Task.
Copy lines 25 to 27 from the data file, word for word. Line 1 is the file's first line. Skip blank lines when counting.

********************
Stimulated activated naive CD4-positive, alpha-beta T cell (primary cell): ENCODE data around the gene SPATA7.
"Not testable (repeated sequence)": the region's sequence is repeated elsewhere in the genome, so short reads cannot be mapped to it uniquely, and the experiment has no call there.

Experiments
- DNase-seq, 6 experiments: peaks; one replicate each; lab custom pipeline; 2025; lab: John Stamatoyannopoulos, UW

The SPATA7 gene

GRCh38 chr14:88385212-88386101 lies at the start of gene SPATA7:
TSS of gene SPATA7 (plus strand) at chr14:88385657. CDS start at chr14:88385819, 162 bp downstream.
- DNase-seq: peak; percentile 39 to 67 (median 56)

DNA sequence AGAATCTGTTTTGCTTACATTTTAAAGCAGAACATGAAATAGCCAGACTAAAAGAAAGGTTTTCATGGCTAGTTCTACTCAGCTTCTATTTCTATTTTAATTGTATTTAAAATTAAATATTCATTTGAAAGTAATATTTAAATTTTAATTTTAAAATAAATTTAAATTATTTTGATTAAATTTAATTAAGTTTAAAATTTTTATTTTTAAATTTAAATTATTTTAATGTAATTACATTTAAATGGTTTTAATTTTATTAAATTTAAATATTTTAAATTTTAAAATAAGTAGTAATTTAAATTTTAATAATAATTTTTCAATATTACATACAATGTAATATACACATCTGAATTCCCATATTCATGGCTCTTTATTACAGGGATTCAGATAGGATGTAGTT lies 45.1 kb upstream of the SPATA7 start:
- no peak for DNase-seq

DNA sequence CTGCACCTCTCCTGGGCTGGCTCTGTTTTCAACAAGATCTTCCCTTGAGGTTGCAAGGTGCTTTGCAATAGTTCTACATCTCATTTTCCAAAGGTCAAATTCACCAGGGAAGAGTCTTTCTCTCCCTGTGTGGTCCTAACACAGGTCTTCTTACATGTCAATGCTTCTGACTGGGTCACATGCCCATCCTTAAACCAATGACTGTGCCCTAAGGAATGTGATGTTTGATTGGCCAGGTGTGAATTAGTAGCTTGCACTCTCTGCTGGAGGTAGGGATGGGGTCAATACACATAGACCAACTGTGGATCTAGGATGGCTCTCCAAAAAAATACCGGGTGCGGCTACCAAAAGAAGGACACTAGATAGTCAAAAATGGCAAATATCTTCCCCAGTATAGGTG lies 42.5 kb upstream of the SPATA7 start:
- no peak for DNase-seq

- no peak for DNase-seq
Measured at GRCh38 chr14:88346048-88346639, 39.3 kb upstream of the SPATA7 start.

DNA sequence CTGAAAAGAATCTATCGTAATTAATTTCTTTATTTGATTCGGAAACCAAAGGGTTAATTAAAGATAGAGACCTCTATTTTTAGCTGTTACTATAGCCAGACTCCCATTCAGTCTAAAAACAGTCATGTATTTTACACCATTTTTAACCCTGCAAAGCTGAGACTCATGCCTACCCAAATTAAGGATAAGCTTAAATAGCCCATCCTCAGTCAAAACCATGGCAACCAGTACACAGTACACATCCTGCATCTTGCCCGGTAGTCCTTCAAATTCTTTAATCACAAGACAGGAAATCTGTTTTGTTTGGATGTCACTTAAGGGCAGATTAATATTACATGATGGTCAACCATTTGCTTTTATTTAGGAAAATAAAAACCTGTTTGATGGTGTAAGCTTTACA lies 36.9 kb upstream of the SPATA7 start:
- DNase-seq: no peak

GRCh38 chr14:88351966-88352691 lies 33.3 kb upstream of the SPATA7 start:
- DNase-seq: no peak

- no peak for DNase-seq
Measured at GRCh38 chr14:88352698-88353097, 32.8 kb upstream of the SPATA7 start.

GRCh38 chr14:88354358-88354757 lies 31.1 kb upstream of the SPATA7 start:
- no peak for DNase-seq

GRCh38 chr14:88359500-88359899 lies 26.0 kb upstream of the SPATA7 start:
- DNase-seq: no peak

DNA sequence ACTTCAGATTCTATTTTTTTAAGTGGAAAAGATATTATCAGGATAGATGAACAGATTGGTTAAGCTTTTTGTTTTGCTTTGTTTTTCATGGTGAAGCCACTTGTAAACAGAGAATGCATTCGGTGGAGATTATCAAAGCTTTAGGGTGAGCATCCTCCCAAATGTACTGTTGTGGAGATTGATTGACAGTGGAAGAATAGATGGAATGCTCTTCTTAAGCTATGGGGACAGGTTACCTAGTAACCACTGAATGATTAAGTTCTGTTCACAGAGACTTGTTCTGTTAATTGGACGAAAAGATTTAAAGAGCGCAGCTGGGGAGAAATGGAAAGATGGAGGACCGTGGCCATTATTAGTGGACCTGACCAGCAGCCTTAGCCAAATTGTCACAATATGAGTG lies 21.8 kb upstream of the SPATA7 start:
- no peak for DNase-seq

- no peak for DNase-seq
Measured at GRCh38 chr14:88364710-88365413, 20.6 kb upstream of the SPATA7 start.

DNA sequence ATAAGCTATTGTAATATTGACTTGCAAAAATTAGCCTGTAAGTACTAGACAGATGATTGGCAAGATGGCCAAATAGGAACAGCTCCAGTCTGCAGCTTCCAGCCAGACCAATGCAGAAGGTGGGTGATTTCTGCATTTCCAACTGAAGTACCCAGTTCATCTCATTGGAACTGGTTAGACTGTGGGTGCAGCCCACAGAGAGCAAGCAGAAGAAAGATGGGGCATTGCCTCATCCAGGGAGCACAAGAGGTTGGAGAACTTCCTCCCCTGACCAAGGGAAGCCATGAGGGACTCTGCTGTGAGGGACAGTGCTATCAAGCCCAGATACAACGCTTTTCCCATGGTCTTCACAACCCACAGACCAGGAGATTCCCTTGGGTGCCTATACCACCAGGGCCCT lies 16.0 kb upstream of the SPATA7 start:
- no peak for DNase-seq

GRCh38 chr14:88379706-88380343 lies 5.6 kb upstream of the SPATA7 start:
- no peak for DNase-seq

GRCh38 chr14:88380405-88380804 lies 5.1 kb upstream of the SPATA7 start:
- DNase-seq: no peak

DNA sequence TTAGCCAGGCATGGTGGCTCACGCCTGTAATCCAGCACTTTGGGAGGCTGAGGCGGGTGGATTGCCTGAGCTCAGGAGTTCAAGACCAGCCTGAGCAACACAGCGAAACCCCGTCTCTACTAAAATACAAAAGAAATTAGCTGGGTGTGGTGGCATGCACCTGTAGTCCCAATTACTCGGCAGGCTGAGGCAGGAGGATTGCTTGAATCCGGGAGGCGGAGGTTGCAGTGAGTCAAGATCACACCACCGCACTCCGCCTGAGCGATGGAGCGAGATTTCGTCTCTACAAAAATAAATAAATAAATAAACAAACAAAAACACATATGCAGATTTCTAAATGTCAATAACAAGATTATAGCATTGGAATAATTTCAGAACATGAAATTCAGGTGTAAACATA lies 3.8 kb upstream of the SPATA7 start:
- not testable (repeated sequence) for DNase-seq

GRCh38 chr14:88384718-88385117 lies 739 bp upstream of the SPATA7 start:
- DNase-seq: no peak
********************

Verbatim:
DNA sequence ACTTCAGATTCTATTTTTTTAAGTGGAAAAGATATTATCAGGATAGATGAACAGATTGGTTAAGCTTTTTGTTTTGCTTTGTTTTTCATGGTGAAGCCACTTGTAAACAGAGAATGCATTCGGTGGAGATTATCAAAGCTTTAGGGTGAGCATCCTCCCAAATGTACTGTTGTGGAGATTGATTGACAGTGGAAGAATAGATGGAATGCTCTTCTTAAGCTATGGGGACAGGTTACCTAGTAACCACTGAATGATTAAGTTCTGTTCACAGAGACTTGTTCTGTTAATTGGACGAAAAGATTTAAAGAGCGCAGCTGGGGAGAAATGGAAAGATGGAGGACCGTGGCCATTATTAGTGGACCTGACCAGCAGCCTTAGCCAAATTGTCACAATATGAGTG lies 21.8 kb upstream of the SPATA7 start:
- no peak for DNase-seq

- no peak for DNase-seq